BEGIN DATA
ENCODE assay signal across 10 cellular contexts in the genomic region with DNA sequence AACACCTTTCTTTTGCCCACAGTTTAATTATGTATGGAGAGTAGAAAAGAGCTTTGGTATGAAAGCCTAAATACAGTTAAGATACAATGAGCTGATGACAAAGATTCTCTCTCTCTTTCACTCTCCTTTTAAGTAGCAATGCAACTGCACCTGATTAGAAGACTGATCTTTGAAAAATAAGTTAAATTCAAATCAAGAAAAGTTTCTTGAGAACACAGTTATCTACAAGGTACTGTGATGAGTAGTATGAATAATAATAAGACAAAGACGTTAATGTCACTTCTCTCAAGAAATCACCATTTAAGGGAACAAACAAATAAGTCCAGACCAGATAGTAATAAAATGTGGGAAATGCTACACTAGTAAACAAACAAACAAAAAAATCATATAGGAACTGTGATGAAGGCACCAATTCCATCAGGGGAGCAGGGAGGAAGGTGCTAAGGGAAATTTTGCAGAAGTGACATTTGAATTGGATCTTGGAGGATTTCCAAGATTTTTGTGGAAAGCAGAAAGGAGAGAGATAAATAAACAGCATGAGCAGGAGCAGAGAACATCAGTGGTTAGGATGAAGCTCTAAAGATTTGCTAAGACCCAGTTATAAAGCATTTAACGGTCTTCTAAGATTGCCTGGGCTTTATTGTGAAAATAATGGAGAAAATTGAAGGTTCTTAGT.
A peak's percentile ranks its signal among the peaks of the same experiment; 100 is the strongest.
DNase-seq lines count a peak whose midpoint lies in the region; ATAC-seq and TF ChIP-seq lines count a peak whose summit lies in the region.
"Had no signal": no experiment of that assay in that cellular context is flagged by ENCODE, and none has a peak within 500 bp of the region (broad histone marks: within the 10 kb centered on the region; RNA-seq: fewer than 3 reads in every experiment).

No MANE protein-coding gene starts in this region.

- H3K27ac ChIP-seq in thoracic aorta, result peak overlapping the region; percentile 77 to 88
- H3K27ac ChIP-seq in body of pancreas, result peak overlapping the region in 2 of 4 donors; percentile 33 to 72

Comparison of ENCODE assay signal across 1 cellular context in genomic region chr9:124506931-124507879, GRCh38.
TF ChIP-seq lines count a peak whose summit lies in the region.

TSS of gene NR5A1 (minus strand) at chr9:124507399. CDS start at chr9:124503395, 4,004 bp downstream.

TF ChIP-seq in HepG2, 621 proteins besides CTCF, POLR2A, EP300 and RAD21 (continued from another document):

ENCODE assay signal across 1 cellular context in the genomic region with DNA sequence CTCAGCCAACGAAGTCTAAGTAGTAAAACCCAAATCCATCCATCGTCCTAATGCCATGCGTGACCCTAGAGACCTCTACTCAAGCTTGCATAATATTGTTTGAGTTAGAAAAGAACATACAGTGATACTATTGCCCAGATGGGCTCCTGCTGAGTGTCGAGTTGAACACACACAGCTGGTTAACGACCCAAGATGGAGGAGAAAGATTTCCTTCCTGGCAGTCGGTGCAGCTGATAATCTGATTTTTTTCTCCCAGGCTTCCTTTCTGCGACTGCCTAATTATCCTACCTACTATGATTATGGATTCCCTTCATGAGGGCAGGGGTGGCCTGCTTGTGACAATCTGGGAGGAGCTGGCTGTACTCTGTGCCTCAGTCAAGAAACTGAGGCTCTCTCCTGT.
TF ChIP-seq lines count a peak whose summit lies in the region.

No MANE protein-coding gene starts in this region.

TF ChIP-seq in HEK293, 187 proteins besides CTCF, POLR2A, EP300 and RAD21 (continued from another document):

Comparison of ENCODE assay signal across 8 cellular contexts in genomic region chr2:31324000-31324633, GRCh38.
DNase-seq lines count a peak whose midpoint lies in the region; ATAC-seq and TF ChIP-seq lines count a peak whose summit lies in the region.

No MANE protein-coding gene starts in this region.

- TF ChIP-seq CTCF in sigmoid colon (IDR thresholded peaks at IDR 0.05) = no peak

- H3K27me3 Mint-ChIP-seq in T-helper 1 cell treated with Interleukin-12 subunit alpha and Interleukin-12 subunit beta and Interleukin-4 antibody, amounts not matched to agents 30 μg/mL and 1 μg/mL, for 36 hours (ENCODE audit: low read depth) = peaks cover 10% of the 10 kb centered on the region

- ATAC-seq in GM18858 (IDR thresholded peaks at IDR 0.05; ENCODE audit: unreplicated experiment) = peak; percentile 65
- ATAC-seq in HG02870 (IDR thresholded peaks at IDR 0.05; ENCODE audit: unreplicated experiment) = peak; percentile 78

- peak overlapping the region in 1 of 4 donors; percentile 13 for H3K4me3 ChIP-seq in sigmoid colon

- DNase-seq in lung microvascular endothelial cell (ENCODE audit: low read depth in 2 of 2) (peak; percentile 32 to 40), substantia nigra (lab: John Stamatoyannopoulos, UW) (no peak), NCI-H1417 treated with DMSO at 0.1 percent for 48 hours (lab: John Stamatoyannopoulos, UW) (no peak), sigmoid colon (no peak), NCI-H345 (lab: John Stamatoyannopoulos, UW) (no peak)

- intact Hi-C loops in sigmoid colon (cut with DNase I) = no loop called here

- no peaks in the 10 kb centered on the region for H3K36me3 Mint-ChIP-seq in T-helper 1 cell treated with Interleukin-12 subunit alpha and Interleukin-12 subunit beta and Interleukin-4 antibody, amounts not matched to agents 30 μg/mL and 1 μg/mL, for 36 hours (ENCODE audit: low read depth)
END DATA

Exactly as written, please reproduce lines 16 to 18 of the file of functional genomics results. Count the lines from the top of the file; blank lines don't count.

Comparison of ENCODE assay signal across 8 cellular contexts in genomic region chr2:31324000-31324633, GRCh38.
DNase-seq lines count a peak whose midpoint lies in the region; ATAC-seq and TF ChIP-seq lines count a peak whose summit lies in the region.

No MANE protein-coding gene starts in this region.